China’s Game-Changing Naval Warfare Capability Revealed

China’s navy appears to be developing a potentially game-changing twin-hull drone carrier as Beijing innovates to stay a step ahead in the future of maritime warfare, an expert told Newsweek.

“Very little is known about this vessel, other than it appears to be quite modest in size. It might be a test platform rather than an operational vessel,” said Sam Roggeveen, Director of the Australian think tank Lowy Institute’s International Security Program.

Naval News, a specialist publication focusing on maritime affairs, revealed the ship’s existence on May 15 based on an analysis of satellite imagery by J. Michael Dahm, a Senior Resident Fellow at the Virginia-based Mitchell Institute.

The pictures show a new carrier-like vessel being built at the Jiangsu Dayang Marine shipyard in Jiangsu province as a catamaran—an unusual design for an aircraft carrier. The official classification and the intended use of the vessel under construction at the eastern China shipyard are unknown.

Got some imagery (4/18) of the new Hudong shipyard, with a nice comparison of the 4th Type 075 landing ship (top) with the new rumored Type 076 amphib/drone carrier (bottom).

You can see how much bigger the Type 076 is: 48m vs 40m wide deck, and ~250m long (so far) vs ~230m.

— Tom Shugart (@tshugart3) May 19, 2024

Meanwhile, China is also building yet another vessel, the 076 landing helicopter dock, which could also function as a drone carrier. The Type 076 is being built at Shanghai’s Jiangnan Shipyard and was recently seen during the first sea trial of the Fujian, China’s third aircraft carrier, according to the South China Morning Post.

“Typically, such a ship would carry helicopters, but it is speculated that the Type 076 will having a unique new capability—the capacity to launch large drones using electromagnetic catapults,” Roggeveen told Newsweek.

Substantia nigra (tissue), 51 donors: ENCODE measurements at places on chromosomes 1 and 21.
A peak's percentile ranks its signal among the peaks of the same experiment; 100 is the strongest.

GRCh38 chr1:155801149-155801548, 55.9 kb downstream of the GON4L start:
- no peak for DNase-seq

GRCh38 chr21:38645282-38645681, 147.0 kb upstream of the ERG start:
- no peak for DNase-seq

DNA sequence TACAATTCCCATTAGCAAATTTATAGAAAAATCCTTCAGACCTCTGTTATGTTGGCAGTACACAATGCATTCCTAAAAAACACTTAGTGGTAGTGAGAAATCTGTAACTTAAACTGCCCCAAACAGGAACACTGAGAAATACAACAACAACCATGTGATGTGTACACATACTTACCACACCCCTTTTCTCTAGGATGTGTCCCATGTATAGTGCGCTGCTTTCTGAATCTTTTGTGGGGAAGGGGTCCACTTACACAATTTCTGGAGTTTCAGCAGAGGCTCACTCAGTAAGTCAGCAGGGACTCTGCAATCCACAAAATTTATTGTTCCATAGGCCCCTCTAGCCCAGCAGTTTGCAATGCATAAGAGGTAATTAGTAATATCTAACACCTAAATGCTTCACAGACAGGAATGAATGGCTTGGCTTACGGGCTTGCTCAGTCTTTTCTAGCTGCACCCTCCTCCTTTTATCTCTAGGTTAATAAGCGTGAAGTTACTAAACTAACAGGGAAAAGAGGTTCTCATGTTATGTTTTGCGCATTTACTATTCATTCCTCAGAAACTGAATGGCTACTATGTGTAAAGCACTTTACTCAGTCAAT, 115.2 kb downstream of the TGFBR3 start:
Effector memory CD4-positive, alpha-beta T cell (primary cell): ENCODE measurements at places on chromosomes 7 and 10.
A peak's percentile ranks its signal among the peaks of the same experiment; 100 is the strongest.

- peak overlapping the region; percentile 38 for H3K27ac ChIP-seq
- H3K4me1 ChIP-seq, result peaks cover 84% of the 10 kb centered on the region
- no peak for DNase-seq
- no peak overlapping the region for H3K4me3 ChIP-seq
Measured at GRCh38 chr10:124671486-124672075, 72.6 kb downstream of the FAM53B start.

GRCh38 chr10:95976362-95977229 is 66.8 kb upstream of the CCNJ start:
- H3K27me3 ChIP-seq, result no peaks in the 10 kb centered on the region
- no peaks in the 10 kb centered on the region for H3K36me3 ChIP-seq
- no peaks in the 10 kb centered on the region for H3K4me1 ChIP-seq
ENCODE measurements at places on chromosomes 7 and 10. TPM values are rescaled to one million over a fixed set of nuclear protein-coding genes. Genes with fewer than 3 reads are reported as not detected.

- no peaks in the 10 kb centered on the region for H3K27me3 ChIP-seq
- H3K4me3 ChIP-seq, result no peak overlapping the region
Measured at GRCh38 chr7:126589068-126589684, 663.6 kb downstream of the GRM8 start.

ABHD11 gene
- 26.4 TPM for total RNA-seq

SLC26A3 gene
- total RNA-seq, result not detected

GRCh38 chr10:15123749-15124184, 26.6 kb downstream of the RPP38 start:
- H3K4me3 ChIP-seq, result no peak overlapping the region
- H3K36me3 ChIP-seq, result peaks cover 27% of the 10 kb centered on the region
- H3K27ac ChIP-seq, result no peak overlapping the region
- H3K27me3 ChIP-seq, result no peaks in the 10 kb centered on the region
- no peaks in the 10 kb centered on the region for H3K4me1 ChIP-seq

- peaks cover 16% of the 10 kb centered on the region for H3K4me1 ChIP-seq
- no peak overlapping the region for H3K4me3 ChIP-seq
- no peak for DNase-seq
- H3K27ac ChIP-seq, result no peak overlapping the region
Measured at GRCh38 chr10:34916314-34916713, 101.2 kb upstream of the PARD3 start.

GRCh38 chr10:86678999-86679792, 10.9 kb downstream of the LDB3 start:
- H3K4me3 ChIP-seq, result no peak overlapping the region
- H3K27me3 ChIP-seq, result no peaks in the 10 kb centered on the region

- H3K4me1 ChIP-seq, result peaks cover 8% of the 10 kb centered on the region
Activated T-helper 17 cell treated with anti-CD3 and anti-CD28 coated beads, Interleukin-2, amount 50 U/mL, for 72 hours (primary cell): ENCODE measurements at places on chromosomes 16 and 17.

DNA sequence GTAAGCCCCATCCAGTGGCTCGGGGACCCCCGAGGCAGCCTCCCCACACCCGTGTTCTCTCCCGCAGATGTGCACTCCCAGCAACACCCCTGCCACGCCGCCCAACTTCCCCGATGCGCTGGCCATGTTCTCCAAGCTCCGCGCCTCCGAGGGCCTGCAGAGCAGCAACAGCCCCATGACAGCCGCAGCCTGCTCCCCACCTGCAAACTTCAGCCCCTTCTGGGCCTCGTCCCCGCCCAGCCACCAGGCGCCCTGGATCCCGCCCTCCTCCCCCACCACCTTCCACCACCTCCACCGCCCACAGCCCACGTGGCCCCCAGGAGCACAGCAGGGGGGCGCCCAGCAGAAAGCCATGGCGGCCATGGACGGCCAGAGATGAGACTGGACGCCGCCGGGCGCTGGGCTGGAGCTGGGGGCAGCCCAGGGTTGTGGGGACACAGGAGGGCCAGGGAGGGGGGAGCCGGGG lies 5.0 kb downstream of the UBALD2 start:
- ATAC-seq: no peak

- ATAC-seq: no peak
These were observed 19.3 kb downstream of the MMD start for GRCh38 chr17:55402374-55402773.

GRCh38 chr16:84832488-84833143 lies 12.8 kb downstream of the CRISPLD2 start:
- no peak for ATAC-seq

China’s military ambitions, including efforts to assemble a world-class navy and develop electromagnetic weapons and supersonic missiles, are a growing concern for the U.S.

Drones have upended the balance of warfare in the Russia-Ukraine war as the Ukrainian forces have dealt a severe blow to the Kremlin’s naval power with autonomous drones.

Experts argue that a small carrier taking drones to far-off locations will provide an even more potent means of targeting enemy assets. China recently started sea trials for the Fujian, which will be fully inducted into the navy once the tests are complete.

Newsweek contacted the Chinese Foreign Ministry and the U.S. Department of Defense for comment in a request sent via email.

A drone is shown in a military parade in China on October 01, 2019, in Beijing. China appears to be building a maritime drone carrier, according to Naval News

Andrea Verdelli/Getty Images News/iStock

Turkey recently launched its first drone carrier as other countries also race to develop vessels that can host drones.

“Turkey did recently launch a drone carrier, but much smaller and without catapults. If the Type 076 turns out as described above (it is too early in the construction process to know for sure), then it will be capable of launching heavy attack drones with ‘fifth generation’ stealth capabilities,” Roggeveen said.

Despite satellite imagery of the mystery vessel being built in Jiangsu revealing a flight deck that could potentially launch drones, there are still some doubts about the vessel’s intended use.

Dahm told Breaking Defense in an interview that the true purpose of the mystery vessel under construction will be known only when it is “complete and operational.”

Dahm further added that if it is indeed a drone carrier, the vessel “will allow the PLA Navy Blue Force to launch and recover fixed-wing drones at sea.” That could allow China to test drone operations, potentially leading to their use on China’s new Type 075 amphibious assault ships, also currently under construction.

The PLA calls its own forces the “Red” force, while the “Blue” force refers to an opposing enemy force. Dahm said the ship’s designation as a “Blue Force” vessel suggests it may have an experimental role.

Dean Cheng, a Chinese military expert at the American think tank U.S. Institute of Peace, told Breaking Defense that the ship—if confirmed as a drone carrier—shows the PLA is “a learning organization” with the “real ability to be flexible and innovative.”

“It is willing to experiment, which is not what we associate with either authoritarian militaries, or the PLA,” Cheng said.

Update 23/5/24, 3:10 a.m. ET: This article was updated to clarify the difference between the new drone carrier at the Jiangsu Dayang Marine shipyard and the Type 076 helicopter landing dock at Shanghai’s Jiangnan Shipyard.

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Aadil Brar